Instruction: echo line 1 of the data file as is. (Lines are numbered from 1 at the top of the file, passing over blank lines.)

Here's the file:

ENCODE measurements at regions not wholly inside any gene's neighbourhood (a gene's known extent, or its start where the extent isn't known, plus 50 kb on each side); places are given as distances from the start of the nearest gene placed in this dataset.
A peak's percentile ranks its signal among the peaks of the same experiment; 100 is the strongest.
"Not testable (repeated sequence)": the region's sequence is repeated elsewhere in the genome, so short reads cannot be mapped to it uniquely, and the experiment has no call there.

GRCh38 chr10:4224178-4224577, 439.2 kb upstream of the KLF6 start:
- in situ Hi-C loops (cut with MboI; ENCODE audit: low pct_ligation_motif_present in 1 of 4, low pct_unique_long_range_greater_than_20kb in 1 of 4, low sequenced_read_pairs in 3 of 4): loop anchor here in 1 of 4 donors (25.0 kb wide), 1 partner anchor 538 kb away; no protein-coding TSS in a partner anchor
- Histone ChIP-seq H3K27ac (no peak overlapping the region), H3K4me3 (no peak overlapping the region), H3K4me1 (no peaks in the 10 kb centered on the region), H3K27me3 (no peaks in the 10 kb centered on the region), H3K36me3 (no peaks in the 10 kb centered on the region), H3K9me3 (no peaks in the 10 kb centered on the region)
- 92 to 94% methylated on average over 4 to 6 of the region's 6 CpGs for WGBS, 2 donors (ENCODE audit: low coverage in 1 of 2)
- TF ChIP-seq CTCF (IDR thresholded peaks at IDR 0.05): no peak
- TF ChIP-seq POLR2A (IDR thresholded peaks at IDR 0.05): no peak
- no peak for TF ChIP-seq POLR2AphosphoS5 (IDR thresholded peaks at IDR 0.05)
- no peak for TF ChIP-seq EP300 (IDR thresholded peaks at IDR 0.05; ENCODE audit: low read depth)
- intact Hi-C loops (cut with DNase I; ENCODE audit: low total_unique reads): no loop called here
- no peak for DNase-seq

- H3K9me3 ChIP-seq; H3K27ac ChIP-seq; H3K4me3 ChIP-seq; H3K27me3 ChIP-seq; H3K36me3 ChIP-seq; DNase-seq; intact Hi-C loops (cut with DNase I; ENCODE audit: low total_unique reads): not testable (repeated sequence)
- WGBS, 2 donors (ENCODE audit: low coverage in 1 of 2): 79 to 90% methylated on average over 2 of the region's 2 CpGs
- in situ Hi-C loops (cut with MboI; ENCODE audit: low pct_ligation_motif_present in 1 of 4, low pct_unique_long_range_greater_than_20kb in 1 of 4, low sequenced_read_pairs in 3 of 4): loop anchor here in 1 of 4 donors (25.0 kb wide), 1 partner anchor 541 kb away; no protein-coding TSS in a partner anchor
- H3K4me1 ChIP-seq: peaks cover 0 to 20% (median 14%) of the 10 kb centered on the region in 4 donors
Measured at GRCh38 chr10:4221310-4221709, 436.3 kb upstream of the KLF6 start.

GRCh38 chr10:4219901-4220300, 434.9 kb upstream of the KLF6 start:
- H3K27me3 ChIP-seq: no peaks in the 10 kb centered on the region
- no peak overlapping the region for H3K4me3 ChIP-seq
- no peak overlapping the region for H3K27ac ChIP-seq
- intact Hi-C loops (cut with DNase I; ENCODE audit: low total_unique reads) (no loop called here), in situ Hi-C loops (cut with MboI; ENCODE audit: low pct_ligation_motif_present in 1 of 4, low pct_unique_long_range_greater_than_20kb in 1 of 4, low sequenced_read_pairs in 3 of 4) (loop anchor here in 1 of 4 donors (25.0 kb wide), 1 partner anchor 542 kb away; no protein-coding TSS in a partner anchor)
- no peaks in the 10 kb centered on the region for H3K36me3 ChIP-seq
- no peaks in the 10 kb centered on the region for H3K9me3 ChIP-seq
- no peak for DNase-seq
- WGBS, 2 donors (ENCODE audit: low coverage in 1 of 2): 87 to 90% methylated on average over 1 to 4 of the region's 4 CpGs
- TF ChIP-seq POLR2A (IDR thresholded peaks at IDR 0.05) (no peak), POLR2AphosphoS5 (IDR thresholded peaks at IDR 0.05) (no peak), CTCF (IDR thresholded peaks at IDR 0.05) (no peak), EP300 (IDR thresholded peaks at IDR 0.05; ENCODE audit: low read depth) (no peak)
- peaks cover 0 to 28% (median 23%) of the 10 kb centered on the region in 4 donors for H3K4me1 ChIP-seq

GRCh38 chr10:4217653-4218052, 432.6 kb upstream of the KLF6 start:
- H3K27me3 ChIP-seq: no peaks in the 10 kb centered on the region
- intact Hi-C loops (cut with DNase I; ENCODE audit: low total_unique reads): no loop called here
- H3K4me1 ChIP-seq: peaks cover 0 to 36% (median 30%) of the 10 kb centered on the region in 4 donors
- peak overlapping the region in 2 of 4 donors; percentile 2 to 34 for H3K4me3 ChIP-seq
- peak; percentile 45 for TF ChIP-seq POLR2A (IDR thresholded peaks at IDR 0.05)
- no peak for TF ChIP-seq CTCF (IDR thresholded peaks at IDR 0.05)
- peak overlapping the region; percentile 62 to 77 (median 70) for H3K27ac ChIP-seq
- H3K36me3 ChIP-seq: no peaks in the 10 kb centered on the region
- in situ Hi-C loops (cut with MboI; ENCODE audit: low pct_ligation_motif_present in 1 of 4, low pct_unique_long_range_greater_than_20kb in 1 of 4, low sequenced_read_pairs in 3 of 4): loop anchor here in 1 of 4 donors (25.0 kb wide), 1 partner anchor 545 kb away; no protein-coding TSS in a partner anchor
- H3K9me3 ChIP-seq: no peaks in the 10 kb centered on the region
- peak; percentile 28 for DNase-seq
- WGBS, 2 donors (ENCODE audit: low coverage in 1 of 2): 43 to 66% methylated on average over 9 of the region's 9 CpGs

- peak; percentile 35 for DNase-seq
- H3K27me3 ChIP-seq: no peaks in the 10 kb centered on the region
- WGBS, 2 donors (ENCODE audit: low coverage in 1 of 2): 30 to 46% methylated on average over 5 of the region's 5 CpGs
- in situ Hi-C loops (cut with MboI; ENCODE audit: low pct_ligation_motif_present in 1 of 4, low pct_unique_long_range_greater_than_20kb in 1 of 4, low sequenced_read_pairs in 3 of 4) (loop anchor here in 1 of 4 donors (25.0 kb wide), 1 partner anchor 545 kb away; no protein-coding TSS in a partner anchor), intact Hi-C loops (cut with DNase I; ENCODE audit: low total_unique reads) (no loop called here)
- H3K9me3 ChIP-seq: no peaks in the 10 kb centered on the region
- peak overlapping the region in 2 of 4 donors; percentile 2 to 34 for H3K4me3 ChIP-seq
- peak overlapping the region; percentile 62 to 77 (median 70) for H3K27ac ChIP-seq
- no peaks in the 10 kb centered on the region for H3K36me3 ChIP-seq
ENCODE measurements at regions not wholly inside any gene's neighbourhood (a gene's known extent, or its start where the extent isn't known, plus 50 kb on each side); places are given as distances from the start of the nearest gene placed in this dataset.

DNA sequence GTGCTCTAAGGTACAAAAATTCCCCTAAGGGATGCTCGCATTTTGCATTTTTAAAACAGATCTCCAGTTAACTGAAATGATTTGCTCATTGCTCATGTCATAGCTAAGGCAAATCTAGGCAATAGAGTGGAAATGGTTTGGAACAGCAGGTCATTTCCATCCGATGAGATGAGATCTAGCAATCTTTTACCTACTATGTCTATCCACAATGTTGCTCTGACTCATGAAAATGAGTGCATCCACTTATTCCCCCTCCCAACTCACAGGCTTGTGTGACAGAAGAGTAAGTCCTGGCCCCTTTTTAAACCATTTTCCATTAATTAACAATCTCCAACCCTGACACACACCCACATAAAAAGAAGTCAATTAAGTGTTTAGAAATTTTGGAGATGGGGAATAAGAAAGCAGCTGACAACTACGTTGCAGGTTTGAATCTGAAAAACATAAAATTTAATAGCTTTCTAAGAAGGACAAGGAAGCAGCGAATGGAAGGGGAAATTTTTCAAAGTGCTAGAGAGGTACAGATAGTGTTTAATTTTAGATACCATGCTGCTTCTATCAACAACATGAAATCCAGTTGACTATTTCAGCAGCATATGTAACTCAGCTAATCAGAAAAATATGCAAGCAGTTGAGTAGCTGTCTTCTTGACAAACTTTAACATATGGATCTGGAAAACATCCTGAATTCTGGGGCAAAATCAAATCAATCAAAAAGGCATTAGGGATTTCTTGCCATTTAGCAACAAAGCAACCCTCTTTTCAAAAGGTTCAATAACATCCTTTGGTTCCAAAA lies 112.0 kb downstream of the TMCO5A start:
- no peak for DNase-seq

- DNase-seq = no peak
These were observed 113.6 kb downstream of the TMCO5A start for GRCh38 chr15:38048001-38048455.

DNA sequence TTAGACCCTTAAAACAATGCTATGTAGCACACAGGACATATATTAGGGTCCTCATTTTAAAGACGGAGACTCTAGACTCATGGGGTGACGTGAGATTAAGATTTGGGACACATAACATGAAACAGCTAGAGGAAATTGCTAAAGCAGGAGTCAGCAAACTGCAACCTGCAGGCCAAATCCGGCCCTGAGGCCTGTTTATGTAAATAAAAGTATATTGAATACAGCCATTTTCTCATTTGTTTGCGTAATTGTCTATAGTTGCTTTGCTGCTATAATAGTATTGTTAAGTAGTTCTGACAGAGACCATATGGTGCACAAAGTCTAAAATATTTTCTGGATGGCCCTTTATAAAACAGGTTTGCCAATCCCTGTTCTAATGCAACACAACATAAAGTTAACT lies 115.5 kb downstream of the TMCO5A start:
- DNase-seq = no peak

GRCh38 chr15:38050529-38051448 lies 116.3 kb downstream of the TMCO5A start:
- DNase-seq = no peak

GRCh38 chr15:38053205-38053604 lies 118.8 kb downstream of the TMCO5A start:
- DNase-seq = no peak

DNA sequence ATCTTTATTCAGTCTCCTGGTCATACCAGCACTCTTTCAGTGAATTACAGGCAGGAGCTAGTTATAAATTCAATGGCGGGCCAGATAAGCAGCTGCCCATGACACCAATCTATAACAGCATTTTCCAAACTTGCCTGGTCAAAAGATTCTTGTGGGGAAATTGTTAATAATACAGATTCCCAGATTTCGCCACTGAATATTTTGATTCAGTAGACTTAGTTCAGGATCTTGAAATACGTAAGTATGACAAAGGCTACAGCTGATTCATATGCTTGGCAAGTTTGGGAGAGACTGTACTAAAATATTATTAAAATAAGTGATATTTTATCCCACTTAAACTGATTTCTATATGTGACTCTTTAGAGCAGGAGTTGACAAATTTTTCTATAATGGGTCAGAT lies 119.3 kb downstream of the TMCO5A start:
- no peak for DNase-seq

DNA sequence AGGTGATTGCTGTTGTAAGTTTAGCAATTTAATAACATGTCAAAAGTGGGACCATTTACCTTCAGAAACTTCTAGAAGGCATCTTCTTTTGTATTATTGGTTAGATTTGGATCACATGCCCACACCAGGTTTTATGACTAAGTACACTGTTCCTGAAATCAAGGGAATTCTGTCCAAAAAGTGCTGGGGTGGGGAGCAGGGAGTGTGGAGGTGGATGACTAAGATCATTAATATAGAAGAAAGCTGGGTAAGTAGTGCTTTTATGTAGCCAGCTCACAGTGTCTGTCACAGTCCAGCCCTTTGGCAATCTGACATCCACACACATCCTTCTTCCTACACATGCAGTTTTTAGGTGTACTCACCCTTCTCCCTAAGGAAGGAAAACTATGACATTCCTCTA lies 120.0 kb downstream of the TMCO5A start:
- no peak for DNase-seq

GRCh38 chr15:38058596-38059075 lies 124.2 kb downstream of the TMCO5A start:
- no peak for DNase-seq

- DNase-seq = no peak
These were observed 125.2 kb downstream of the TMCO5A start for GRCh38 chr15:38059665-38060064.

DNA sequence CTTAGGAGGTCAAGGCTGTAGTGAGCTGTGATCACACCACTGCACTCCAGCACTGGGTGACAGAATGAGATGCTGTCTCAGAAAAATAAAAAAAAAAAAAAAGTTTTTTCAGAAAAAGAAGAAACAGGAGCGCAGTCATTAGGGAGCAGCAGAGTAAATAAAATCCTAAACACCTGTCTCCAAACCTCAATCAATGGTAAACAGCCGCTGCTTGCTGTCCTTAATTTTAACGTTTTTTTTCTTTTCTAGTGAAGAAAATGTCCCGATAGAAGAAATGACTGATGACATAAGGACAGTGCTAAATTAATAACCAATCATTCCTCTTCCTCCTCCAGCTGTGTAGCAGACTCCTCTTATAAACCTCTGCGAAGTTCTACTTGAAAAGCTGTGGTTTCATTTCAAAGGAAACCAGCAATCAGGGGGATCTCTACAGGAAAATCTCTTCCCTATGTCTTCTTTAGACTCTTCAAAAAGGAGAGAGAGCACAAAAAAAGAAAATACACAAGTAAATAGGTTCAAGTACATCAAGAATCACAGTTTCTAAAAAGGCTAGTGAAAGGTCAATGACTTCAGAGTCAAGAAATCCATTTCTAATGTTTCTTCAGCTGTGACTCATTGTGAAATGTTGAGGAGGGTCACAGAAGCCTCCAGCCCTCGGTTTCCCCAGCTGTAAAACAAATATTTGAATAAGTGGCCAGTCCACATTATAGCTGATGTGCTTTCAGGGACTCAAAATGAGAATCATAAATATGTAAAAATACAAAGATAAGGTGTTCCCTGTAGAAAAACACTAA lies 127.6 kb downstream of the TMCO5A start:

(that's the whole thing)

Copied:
ENCODE measurements at regions not wholly inside any gene's neighbourhood (a gene's known extent, or its start where the extent isn't known, plus 50 kb on each side); places are given as distances from the start of the nearest gene placed in this dataset.